First Fundraiser For Autism Wessex
12:09pm 6th March 2013
Pupils and staff at Swanage Middle School took part in their last ever whole school challenge recently and the first for newly named local charity Autism Wessex, formerly known as The Wessex Autistic Society.
The event was a combination of a cross country race on adjacent farm land and then into the school grounds to complete an assault course. After days of heavy rain across the Purbecks the ground was a mud bath but this didn’t stop the hardy students as they set off in their fancy dress outfits.
Tony Armstrong, Fundraiser for Autism Wessex comments, “It was great to see the young people challenging themselves in some quite arduous conditions whist raising vital funds for ongoing support within the community. We would like to thank Deputy Head Adrian Mitchell at Swanage Middle School, and all the pupils and staff for inviting us to be a beneficiary in their final school challenge.”
Autism Wessex has undertaken a comprehensive rebranding that reflects its commitment to remaining current and relevant to its beneficiaries in a changing world.
The headline change is a new name - Autism Wessex - and a brand new look including the logo. The new look was unveiled at a special event held at AFC Bournemouth recently attended by actress and entrepreneur Jane Asher, who is also President of the National Autistic Society.
The charity is also introducing two new ‘sub-brands’ to the organisation – ‘Portfield School’ for education and children’s services and ‘Community Wessex’ for social care services. These are the two main service areas and income generators and it is felt that they should be recognised as standalone brands under the Autism Wessex umbrella. This is to support one of the charity’s main objectives, which is to widen access to its services.
The world is a very different place to when the charity was established nearly 45 years ago and, while people with autism remain the focus of the charity’s work, this change aims to make the organisation more inclusive so that it responds to people’s needs rather than, necessarily, their particular diagnosis.
Whilst services provided at Portfield School and Community Wessex will be accessible to people who do not have autism, the charitable vision remains focused on people with autism and this will continue to steer the work of the organisation’s advocacy and advice services.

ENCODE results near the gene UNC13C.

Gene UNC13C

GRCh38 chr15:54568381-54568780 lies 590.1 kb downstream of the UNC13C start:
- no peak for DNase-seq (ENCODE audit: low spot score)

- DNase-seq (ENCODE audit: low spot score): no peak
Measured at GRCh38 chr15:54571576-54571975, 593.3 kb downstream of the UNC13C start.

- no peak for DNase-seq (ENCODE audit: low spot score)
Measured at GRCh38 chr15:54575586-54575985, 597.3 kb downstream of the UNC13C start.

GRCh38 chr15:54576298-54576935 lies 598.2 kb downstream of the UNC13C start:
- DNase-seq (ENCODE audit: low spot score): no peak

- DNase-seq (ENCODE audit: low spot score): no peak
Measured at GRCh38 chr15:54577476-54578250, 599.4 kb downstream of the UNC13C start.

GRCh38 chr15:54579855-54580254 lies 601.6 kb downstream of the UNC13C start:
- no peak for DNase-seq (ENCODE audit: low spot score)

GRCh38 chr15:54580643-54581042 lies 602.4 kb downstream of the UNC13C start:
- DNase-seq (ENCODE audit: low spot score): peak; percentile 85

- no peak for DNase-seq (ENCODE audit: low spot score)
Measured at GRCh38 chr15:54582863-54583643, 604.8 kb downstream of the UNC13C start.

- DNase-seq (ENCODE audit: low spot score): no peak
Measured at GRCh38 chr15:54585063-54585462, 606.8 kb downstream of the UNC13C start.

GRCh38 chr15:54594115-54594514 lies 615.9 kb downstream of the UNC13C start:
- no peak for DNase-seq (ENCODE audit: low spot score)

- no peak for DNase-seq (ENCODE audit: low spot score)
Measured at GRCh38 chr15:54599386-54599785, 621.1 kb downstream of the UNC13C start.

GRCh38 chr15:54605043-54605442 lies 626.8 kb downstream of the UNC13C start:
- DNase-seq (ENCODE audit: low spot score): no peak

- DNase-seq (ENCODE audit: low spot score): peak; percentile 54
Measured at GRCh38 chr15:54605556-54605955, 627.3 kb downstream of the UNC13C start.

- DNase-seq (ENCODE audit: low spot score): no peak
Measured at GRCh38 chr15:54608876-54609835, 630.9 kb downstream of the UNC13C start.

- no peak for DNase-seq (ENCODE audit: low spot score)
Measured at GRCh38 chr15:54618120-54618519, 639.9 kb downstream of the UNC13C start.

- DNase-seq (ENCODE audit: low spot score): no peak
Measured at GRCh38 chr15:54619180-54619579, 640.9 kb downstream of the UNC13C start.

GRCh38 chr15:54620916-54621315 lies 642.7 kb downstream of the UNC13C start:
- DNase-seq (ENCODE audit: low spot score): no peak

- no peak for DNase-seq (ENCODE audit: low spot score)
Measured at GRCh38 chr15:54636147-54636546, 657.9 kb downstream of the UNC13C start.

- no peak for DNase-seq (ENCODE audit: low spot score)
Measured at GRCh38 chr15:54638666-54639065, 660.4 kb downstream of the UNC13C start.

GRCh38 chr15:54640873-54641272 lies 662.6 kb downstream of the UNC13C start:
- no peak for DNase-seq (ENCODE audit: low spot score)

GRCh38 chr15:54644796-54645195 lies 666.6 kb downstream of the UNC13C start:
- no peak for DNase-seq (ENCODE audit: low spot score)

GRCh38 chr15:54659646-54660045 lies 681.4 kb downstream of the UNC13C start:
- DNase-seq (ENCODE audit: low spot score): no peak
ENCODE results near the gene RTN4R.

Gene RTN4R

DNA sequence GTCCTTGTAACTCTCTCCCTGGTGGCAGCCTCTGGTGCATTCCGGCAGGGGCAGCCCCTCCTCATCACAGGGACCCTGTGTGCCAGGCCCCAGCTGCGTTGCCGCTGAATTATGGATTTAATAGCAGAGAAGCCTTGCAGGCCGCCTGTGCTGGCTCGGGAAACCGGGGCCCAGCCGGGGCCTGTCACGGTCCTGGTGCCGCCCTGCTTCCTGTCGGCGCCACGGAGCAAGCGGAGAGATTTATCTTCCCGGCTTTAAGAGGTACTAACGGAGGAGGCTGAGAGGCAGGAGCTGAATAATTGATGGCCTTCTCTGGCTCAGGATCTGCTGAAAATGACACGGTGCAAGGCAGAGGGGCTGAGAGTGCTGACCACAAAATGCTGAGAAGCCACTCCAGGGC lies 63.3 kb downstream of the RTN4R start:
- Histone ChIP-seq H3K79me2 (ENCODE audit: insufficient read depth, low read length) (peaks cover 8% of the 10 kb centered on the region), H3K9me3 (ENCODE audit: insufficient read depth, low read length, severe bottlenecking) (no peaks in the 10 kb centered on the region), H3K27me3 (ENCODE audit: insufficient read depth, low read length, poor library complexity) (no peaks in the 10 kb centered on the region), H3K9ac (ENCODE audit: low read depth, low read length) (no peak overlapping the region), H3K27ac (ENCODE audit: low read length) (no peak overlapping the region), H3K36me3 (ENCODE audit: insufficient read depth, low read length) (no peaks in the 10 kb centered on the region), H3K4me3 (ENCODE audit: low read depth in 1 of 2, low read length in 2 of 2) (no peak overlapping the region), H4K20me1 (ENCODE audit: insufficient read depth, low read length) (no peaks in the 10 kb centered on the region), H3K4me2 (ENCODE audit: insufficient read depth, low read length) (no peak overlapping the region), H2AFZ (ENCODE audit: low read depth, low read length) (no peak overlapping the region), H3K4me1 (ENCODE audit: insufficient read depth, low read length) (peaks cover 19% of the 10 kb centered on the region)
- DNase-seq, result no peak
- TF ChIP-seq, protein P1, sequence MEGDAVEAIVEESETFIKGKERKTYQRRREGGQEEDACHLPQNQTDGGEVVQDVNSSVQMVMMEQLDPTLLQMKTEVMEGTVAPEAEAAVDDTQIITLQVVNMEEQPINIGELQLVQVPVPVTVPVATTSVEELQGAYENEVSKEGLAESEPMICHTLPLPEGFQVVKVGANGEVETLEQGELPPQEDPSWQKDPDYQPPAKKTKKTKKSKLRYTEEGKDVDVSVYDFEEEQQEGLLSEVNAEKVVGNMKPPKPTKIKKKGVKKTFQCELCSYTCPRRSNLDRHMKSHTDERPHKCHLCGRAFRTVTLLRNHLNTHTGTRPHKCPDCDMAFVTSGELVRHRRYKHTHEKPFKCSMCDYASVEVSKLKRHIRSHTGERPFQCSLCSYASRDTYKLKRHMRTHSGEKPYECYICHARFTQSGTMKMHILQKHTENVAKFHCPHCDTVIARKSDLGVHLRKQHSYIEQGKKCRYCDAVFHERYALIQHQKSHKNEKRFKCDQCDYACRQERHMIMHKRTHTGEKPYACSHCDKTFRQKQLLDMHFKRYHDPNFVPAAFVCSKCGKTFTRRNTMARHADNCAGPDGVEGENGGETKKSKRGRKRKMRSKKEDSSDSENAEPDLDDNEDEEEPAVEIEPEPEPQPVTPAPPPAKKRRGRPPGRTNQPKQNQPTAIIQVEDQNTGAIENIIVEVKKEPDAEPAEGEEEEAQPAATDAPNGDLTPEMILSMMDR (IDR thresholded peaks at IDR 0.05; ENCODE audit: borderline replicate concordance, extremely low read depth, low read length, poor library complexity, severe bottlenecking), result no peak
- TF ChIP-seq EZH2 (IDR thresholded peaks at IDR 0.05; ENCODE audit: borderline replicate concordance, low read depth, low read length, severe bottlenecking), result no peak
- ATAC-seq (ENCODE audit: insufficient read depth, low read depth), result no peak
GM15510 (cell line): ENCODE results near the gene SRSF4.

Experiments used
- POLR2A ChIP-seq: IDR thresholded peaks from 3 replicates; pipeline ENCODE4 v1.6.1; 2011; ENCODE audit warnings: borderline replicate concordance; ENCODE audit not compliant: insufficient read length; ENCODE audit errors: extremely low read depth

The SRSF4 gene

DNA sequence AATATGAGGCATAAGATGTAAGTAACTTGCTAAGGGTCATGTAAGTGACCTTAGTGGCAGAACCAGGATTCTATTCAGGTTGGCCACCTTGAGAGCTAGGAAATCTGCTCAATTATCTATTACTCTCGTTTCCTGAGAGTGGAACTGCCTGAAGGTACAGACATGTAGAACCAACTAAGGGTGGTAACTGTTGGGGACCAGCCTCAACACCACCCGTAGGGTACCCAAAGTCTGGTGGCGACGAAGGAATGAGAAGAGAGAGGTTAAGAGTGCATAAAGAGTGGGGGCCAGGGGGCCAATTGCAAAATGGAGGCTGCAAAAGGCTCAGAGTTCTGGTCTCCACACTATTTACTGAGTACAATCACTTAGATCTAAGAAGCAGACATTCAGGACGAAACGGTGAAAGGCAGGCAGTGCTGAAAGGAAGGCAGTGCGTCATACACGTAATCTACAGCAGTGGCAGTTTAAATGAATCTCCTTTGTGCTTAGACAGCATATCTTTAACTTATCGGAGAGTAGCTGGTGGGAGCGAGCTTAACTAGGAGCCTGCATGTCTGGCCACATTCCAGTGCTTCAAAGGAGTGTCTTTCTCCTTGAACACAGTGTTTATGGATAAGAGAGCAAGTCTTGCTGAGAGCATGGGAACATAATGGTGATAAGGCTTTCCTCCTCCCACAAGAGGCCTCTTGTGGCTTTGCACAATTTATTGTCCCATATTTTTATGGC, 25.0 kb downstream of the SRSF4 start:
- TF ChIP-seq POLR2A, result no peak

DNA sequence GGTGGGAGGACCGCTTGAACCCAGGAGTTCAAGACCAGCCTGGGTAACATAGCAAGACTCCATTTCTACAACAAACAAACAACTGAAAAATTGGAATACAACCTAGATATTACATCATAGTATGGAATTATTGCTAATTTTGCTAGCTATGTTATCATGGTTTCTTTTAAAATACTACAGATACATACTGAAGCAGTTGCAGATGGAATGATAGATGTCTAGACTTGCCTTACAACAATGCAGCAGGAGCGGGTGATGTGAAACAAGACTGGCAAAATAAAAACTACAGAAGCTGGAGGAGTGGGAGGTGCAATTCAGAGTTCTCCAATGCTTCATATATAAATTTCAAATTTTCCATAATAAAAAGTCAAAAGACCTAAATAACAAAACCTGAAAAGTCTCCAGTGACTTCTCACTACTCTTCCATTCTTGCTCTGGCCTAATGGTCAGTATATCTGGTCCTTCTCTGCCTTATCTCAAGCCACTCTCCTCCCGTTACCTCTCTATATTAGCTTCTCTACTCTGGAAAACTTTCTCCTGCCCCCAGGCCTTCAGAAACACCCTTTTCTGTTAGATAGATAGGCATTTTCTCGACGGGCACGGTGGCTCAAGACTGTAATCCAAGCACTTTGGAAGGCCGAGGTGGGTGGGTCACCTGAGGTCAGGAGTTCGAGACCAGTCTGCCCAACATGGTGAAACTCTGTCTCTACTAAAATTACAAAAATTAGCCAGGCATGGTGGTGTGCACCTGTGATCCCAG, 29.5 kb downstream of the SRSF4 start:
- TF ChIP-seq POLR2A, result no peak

Bob Lowndes, Chief Executive of the charity comments; “A great benefit of rebranding is that it allows us to acknowledge our strengths and re-focus on how we can have greatest impact on the communities we support. With local and regional media support this change allows us to use it as a platform to tell people who need us, who we are, what we do and how well we do it.”
“The change is also important because it gives us an opportunity to remind ourselves, and the people and organisations we engage with, of our values. We have always stood for the highest standards and this remains the case. As a leading charity, we have an important role to play in promoting better lives for people with autism and their families. It also reminds us how proud all of us who work for Autism Wessex can be about the many and varied services we offer,” concludes Mr. Lowndes.
As a regional charity Autism Wessex is looking forward to embracing these changes and the positive impact they will have not only on service user’s lives, but those of employees throughout the region.
The charity employs over 450 staff in Dorset, Hampshire, Wiltshire and Somerset; 90% of employees work directly with service users either at the school, within residential homes or as part of the community support service under Community Wessex.
Many people with autism need ongoing support, every day of the week, every week of the year. Autism Wessex continues to grow to meet demand and will be opening a new residential home for four young adults in Hampshire in September this year. Over the past three years the charity has acquired and opened a residential home every year to meet demand.